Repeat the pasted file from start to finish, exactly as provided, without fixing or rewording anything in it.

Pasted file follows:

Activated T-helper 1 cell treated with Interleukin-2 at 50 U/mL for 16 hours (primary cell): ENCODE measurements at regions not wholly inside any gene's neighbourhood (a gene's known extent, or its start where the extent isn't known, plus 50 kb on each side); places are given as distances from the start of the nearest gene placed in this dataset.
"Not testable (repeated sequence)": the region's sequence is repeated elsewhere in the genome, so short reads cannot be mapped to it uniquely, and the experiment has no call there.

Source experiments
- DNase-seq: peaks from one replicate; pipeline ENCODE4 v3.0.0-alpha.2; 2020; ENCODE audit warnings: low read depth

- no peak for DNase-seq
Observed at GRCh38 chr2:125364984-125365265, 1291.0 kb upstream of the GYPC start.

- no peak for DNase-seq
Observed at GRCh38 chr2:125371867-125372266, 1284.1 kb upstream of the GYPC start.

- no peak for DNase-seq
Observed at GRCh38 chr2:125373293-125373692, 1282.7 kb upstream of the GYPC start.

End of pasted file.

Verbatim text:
Activated T-helper 1 cell treated with Interleukin-2 at 50 U/mL for 16 hours (primary cell): ENCODE measurements at regions not wholly inside any gene's neighbourhood (a gene's known extent, or its start where the extent isn't known, plus 50 kb on each side); places are given as distances from the start of the nearest gene placed in this dataset.
"Not testable (repeated sequence)": the region's sequence is repeated elsewhere in the genome, so short reads cannot be mapped to it uniquely, and the experiment has no call there.

Source experiments
- DNase-seq: peaks from one replicate; pipeline ENCODE4 v3.0.0-alpha.2; 2020; ENCODE audit warnings: low read depth

- no peak for DNase-seq
Observed at GRCh38 chr2:125364984-125365265, 1291.0 kb upstream of the GYPC start.

- no peak for DNase-seq
Observed at GRCh38 chr2:125371867-125372266, 1284.1 kb upstream of the GYPC start.

- no peak for DNase-seq
Observed at GRCh38 chr2:125373293-125373692, 1282.7 kb upstream of the GYPC start.